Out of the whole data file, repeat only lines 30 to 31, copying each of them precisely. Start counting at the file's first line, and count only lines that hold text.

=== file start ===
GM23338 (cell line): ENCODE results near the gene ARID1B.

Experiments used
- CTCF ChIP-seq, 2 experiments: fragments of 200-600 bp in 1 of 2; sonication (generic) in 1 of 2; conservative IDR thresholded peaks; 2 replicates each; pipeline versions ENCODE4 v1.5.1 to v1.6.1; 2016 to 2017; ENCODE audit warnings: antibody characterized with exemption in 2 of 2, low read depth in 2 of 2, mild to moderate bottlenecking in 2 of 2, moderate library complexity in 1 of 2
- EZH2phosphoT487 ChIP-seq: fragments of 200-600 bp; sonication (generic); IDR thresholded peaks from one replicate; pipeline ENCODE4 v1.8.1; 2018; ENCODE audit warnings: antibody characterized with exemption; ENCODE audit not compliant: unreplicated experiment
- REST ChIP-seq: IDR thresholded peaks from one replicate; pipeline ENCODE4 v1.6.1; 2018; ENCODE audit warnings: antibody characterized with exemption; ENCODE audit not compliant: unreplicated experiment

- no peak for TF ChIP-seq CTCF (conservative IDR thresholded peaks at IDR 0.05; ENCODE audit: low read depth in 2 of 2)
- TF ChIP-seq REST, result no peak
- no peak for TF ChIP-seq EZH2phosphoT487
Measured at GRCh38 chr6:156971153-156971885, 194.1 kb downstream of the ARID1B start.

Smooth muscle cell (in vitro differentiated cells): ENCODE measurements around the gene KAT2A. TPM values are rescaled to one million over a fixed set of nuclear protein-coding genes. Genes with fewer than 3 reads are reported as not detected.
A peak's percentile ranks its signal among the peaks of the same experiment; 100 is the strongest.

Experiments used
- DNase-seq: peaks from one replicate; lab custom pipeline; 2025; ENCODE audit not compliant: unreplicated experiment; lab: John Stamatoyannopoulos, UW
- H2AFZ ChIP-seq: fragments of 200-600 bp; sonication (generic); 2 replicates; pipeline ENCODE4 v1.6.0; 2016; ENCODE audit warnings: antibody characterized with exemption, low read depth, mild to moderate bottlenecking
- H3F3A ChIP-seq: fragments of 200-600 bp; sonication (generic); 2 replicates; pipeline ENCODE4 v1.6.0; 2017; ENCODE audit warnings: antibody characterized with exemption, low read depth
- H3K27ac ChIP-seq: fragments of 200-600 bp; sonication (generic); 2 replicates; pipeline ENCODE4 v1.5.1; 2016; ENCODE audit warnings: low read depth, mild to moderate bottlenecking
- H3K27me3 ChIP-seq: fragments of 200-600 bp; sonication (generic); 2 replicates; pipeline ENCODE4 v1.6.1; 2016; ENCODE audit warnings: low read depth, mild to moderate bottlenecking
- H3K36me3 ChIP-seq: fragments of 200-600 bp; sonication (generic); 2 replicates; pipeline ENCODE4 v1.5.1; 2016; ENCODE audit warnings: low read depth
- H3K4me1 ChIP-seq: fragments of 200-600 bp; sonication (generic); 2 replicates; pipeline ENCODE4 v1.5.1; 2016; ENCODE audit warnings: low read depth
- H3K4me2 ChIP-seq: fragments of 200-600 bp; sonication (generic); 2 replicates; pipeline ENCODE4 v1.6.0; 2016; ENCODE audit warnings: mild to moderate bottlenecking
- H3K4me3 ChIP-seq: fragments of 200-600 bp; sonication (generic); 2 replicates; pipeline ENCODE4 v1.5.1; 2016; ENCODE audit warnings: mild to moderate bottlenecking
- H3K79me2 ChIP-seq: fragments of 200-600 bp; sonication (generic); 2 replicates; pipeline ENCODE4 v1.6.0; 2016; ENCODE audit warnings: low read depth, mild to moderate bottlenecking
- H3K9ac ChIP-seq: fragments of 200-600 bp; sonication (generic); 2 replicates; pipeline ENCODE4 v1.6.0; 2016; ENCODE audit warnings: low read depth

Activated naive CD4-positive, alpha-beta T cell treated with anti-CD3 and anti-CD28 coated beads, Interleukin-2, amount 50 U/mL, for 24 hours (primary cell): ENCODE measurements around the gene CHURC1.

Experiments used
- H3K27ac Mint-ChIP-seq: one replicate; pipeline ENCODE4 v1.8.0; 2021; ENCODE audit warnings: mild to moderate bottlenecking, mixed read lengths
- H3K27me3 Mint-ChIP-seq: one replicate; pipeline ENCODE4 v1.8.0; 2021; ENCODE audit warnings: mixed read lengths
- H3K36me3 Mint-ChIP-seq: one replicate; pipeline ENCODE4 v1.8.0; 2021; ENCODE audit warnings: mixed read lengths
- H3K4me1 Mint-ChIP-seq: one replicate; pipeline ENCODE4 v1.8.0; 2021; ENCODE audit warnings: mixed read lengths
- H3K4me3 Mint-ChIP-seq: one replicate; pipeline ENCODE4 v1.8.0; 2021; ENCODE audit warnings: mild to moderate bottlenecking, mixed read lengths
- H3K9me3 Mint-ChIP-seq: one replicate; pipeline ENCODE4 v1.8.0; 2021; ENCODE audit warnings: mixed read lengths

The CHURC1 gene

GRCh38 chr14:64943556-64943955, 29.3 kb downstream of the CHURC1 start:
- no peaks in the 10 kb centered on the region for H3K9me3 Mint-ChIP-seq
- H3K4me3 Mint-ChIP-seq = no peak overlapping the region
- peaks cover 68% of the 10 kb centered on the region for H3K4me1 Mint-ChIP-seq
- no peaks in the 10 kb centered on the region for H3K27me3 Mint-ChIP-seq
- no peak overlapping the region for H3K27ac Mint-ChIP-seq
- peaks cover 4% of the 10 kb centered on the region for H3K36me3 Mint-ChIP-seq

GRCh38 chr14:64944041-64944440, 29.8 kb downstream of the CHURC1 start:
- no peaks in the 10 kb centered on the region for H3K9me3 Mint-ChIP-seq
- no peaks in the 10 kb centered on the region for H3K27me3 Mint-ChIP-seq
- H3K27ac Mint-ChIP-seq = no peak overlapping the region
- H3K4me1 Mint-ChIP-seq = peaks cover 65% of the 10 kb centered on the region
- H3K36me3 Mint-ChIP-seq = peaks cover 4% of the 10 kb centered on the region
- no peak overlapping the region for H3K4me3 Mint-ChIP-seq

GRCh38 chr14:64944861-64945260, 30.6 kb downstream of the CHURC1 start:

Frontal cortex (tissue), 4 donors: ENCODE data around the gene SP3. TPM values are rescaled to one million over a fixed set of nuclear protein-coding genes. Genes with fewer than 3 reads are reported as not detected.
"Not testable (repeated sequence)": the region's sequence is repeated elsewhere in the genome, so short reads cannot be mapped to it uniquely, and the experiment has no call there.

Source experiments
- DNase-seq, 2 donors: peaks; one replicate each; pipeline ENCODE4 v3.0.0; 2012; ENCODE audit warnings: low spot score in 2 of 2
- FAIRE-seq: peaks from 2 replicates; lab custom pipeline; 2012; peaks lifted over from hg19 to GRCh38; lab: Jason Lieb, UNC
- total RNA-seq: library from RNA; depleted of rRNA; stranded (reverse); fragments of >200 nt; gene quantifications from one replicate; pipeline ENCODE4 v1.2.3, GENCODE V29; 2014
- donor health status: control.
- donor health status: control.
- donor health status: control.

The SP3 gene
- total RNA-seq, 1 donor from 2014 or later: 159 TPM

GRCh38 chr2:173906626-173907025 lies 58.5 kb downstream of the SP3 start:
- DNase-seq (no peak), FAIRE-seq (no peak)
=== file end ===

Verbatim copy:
- H3K4me3 Mint-ChIP-seq: one replicate; pipeline ENCODE4 v1.8.0; 2021; ENCODE audit warnings: mild to moderate bottlenecking, mixed read lengths
- H3K9me3 Mint-ChIP-seq: one replicate; pipeline ENCODE4 v1.8.0; 2021; ENCODE audit warnings: mixed read lengths